Buy Railways of New Brunswick

My Amazon links in this post are affiliate links, meaning that I receive a small commission if you buy anything from Amazon after using this link, at no additional cost to you.

Other book reviews

Tuesday, January 23, 2018


I went to a funeral recently and it really started me thinking about things. The funeral was for the mother of one of my wife’s coworkers. She died from cancer, within a matter of weeks after receiving the diagnosis. It was quite unexpected and sudden and really caught the family by surprise.

The funeral was lovely and there were a lot of people there. I found it very moving, and I’m not ashamed to say that I cried at several points, even though I had never met the woman. It was clear that she had made a huge impact on a lot of people due to her personality, her service to the neighbourhood she lived in, and her generosity and love of everyone around her.

I couldn’t help but reflect on the funeral of my own father back in 2006. His death was pretty sudden, too. I was amazed by how many people came to his reception and to his funeral. I knew he was a good man, but I didn’t know how many people he had affected.

Just last week, a friend of mine, Vanessa, died suddenly at the age of 51. I hadn't seen her in many years but she was a shining light, a community activist and just an all around nice person.

I think the common thread between the two funeral services, and the three people above, was service. Service to the community, service to the ones you love, and service to the world in general. These people gave of themselves to others, and people noticed and appreciated them.

While reflecting on that, I had to think about the service that I give to others. I invite you to do the same. What have you done for others recently? I like to think I give a lot to my family, trying to be a good father and a good husband, but I’m really talking about a wider service than that.

What will your legacy be? Are you happy with that? I'm not sure I am... yet. There's work to be done.

Just something on my mind. Thanks for indulging me. I'll get back to trains soon.

Monday, January 22, 2018

Rail and Vator Fanning with Jason

Tonight's the night we'll make history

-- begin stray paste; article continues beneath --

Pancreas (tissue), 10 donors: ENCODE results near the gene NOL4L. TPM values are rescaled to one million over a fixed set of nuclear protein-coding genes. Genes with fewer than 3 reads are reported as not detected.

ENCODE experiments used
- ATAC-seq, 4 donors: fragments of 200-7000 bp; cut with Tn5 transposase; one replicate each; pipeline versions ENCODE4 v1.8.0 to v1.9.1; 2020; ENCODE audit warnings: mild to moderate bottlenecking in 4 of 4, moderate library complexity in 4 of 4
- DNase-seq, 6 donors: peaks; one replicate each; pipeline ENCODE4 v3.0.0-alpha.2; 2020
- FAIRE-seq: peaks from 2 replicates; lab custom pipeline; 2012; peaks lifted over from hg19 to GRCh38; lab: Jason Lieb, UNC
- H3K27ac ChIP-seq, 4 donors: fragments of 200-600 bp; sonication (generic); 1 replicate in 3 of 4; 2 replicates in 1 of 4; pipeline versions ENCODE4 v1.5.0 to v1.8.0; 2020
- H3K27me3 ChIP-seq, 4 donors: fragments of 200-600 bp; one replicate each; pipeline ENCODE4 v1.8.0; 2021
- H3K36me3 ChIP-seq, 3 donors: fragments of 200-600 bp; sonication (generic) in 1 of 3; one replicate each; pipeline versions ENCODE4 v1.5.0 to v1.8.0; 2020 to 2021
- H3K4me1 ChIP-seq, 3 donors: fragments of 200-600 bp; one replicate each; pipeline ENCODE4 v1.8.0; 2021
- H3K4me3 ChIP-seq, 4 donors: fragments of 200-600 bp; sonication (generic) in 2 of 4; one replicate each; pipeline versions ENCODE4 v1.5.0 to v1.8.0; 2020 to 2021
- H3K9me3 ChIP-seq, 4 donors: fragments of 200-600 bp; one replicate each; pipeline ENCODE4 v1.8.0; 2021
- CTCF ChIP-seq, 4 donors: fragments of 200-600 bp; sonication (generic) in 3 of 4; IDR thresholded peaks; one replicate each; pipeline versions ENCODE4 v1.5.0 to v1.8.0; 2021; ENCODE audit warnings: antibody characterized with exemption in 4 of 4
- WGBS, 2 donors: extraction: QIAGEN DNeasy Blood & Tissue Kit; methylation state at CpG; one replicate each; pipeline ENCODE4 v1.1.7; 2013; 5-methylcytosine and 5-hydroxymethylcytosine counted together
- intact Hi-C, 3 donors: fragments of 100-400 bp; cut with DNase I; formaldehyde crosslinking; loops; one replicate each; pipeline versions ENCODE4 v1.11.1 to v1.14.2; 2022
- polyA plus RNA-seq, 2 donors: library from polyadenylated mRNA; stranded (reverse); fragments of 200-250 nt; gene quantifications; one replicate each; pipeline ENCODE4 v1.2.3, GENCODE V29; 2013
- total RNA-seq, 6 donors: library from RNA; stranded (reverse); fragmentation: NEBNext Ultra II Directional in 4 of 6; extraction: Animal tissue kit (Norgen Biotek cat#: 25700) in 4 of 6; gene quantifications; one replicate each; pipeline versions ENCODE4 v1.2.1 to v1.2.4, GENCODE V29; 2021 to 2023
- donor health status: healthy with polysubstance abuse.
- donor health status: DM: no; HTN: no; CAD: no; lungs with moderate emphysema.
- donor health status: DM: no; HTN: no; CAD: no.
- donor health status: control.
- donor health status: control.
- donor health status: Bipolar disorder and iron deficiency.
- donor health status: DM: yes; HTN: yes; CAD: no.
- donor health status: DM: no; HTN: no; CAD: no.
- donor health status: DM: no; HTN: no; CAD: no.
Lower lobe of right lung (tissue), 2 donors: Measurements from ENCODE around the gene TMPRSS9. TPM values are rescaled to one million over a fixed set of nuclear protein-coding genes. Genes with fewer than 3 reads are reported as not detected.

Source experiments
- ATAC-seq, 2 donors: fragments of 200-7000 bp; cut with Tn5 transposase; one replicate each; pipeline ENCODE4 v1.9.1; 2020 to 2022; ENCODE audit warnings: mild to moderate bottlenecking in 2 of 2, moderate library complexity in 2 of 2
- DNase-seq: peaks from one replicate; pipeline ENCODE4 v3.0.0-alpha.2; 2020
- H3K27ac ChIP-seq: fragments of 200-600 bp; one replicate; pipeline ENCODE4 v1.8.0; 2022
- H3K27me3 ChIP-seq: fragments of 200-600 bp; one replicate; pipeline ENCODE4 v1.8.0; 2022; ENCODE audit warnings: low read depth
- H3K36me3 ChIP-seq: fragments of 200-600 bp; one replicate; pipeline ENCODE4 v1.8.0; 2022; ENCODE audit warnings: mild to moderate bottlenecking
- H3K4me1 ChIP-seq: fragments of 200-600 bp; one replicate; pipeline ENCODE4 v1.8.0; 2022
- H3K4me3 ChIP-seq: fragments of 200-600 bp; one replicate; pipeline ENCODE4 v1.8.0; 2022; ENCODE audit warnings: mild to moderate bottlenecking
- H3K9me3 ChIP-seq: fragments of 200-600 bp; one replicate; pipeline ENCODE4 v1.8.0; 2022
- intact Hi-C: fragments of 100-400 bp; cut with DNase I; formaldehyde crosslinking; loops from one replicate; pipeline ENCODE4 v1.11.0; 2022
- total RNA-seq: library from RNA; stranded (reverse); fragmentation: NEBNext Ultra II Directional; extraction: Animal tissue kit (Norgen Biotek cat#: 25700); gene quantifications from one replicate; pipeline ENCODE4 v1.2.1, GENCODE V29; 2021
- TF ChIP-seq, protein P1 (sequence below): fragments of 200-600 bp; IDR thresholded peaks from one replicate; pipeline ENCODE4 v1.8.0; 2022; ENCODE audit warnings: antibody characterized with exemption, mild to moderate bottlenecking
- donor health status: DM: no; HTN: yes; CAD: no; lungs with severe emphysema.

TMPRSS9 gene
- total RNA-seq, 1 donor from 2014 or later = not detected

As sure as dogs can fly
- Styx, "A.D. 1928" 
My friend Jason Paul Sailer was in Winnipeg over the Christmas 2017 break and was interested in seeing some trains and grain elevators. We agreed that we would head west of Winnipeg on December 27 along the CN Rivers subdivision, and see a few elevators along the way.

It was super cold around Christmas, and as you can see from the photo of my car below, still cold at 7:18 AM on the 27th. That's -31C without the wind chill!

Kicking it off
I picked Jason up, and after a quick stop at Tim's, we hit the road.


As we approached the Rivers sub, we saw a westbound train, so I headed to Diamond to catch it just east of the diamond itself.

Here's Jason giving the crew a wave while taking a photo.
Railfan wave at sunrise
I really like this photo.

The lead photo was taken right after this, as the train approached the signals.

We hopped in the car and chased west, getting ahead of them one more time to take this photo.
Cold sunrise
The train had CN 8953 and CN 2594 on the head end.

After the train passed, we drove to the Trans-Canada Highway and carried on westward.


For our first elevator, we decided to catch the train again at the Oakville grain elevator. We parked west of the elevator and walked in a bit to get the elevator with the train passing.

CN 8953 in Oakville, Manitoba
We hopped back in the car and, once the train cleared the crossing, we continued west.

I should mention what I was doing to protect my camera. You have to be careful when taking your camera equipment from a warm car to a cold environment and back again. At best you will fog up the lens, and at worst you can get condensation inside the camera, which can cause corrosion.